Name three urine collection methods used to obtain samples for bacterial cultures. How do they differ?

  1. Clean catch voided specimen
    • Easiest
    • Most prone to contamination
  2. Catheterized specimen
    • Less contamination risk
    • More invasive
  3. Suprapubic aspirate
    • Less contamination risk
    • More invasive


What is considered significant bacteriuria?

How is method of collection a factor of consideration regarding what is a signficant level?

>100,000 (1x105) cfu/mL

If collected by sterile cath or SP aspirate, lower colony counters may still be significant (less chance of contamination), esp. if pt. is symptomatic


Define Sensitive, Intermediate, and Resistant in terms of antiobiotic sensitivty testing of bacteria.

  • Sensitive (S)
    • Organism will likely respond to treatment with standard Abx dosage
  • Intermediate (I)
    • Organism may or may not respond at standard dosage
      • Abx with high urine concentration ability may be needed
      • Higher than normal dosage may be needed
  • Resistant (R)
    • Organism won't respond to the Abx in question
      • Dosage required to overcome resistance would cause toxicity in humans


Name some common agents of uncomplicated and complicated UTIs.

[Lecturer said not to memorize - just have a rough idea]

  • Uncomplicated
    • E. coli (80%)
    • S. Saprophyticus
    • ​Klebsiella, Enterobacter, Proteus
    • Salmonella, Shigella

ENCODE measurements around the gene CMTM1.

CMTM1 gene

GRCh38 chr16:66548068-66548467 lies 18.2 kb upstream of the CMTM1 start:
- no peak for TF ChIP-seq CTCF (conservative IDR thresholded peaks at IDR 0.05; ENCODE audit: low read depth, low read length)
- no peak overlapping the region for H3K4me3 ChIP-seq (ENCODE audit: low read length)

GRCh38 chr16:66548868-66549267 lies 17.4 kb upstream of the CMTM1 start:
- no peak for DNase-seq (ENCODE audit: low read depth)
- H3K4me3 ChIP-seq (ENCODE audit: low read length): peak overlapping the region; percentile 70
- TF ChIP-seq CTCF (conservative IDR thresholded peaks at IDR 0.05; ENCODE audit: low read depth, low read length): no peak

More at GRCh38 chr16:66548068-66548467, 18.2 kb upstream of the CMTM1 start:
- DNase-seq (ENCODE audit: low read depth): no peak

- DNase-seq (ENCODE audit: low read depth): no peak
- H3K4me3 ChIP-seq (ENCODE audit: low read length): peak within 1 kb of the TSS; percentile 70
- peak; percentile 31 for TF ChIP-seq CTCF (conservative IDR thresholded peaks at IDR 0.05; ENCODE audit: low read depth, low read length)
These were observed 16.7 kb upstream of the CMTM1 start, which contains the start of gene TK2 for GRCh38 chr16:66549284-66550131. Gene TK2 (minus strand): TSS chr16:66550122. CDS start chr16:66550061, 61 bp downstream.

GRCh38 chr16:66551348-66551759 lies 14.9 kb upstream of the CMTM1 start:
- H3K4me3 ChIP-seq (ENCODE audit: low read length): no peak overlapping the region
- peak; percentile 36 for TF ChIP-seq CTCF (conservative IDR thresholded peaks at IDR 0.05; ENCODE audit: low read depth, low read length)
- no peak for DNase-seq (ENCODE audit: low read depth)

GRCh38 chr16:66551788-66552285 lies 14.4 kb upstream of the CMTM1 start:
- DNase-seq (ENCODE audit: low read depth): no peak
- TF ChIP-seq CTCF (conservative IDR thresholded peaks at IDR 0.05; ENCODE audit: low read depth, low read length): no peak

• G+, incl. S. aureus
  • ​Complicated
    • ​E. coli (20%)
    • Klebsiella, Enterobacter, Proteus
    • Pseudomonas
    • S. aureus, Coag- Staph
    • Yeasts and fungi (Candida)
    • Parasites (Schistosoma)


Other than wanting high Abx concentrations in the urine, what should be considered regarding choice of Abx for a UTI?

Prior use of Abx

A recently used abx may not be effective due to development of resistance


What is the length of a typically course of Abx for treating:

  1. An uncomplicated UTI?
  2. A complicated UTI?

  1. Complicated: Typically 3-5d, up to 7d
  2. Uncomplicated: At least 7d, often 10-14d


When is imaging indicated in the diagnosis and treamtent of UTIs?

  • For complicated UTIs (not always)
  • In pt with known or suspected predisposing factors
    • Structural / Functional GU abnormalities
    • Hx of stones
    • Lack of response to appropriate therapy
    • Recurrent pyelonephritis
  • Not needed for uncomplicated UTIs or uncomplicated pyelonephritis


What imaging modalities are used in the management of UTIs?

  • Ultrasound (simpler)
  • CT (better at identifying stones)


Contrast reinfection vs. persistence of a UTI.

What are these both forms of?

  • Reinfection
    • New infection from bacteria outside the urinary tract.